The show must go on. Young Dolph stopped being bulletproof. He is dead, now. But his little empire, Paper Route, still stands tall. The dolphin's heir apparent, Key Glock, took control, and other protégés like Kenny Muney and Big Moochie Grape remain quite active. "Long live Dolph, yeah, I took a big loss, get your real big bruh, just know we gon' handle it", the latter said on "In Dolph in Trust", a track from the tribute compilation Long Live Young Dolph. He is going to handle it, indeed. His last album shows it.
This is a familiar story: Young Dolph took under his wing a former juvenile delinquent with a knack for rapping. And with the loyal and frequent support of BandPlay, the house producer, the young ruffian delivers the same music as his boss, inclusive of (posthumous) verses from him on "Fun".
East Haiti Baby is a new product from the Paper Route Empire factory, a label that believes in arts and crafts and independence. Once again this is rap music that, with excessive gangsta lyrics, a guy more preoccupied by his standard of living than his sentiments, and a jerky flow, recalls the everlasting influence of another Memphis hero, Project Pat.
Like his partners in crime, Big Moochie Grape always tells the same story, about those who have nothing ("Never Had Shit") but who want everything, asap ("Right Now"). His lyrics don't care about morality, and they take no precaution, the rapper, unbridled, using overtly forbidden words such as "pussy", "faggot" or "bitch", like on the sepulchral and uncivil – and therefore very Memphis – "Big Flair".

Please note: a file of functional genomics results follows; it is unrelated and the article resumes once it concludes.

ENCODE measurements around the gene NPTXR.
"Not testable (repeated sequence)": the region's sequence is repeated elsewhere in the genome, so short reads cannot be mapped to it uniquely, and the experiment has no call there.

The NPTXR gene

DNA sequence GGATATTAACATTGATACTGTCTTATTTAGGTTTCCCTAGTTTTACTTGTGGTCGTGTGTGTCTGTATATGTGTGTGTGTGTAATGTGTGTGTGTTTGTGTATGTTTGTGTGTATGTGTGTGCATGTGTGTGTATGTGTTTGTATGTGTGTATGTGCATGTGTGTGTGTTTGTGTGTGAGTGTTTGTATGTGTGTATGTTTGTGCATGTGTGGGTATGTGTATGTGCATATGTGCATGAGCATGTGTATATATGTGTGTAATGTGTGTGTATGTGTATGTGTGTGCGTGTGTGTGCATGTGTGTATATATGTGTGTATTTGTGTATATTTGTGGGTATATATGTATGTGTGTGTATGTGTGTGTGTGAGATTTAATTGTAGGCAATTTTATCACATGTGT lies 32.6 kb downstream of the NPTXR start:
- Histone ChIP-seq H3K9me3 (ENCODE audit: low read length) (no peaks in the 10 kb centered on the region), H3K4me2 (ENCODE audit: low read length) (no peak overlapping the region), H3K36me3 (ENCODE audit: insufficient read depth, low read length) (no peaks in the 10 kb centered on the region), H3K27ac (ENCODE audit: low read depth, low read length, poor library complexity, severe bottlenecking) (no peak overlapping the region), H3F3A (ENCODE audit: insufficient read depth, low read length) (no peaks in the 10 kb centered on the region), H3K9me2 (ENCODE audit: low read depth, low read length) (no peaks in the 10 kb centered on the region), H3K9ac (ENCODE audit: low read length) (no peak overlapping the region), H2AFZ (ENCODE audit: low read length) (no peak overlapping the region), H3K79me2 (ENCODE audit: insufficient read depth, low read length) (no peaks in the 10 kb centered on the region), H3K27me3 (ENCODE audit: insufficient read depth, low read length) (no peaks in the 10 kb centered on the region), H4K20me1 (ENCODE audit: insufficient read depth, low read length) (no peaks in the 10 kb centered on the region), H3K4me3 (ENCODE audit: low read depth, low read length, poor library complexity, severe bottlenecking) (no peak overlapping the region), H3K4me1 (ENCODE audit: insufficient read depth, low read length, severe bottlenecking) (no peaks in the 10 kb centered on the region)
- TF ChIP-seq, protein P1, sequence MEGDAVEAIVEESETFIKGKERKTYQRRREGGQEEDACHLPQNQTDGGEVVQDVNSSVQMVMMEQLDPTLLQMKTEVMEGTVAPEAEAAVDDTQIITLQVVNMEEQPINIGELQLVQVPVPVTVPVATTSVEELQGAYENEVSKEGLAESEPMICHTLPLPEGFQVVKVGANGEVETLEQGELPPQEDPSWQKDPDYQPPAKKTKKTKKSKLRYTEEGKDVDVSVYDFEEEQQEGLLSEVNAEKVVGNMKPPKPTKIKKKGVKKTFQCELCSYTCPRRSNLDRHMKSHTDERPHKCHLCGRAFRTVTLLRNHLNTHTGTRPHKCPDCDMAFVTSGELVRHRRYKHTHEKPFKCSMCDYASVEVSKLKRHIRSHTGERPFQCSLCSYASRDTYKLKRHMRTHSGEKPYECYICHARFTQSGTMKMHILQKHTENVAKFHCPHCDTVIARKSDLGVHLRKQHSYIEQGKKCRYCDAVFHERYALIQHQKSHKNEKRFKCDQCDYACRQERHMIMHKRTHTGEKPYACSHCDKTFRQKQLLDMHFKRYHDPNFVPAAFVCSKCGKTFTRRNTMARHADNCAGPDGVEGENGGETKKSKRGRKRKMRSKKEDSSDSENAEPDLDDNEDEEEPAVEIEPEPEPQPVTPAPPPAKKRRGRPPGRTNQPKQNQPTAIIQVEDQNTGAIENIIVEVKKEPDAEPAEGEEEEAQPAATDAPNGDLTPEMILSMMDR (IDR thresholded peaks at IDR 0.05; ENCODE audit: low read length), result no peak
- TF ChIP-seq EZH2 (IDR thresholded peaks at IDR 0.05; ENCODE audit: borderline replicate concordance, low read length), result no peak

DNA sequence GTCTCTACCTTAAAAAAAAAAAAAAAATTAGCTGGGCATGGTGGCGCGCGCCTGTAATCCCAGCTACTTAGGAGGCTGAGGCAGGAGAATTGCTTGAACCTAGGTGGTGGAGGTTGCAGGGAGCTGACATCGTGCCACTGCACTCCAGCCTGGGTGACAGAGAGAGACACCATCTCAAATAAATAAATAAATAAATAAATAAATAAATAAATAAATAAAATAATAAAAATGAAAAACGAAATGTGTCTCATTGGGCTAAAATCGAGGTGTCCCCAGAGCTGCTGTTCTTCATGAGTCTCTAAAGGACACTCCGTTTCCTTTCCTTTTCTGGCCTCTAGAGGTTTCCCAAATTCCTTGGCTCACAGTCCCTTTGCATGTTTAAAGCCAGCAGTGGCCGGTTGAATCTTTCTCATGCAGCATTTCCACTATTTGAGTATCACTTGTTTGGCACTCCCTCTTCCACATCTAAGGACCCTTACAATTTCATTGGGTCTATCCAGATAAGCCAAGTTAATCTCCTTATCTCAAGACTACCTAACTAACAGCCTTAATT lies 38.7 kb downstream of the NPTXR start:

Of course, the album is as imperfect as it is generic. But it has many gems. After the introductive and eponymous "East Haiti Baby" – with the same Bill Whiters sample as Blackstreet's "No Diggity" – there's the forenamed and remarkable "Never Had Shit", the indolent "Christopher Wallace" where Big Moochie Grape measures himself to Biggie, this "Breakdance" featuring Key Glock that is delightfully threatening with the minimalistic piano beat delivered by BandPlay, a gothic and brutal "Joe Biden", the ego-trip and relentless piano of "I"m the One", the aggressive and implacable "Acting Up", and then a definitive "Takeover", that would have benefited from being the album final track.
The show will go on. As for the abovementioned Notorious B.I.G., there will be a life after death, for Young Dolph. Big Moochie Grape and the others will guarantee it, no doubt.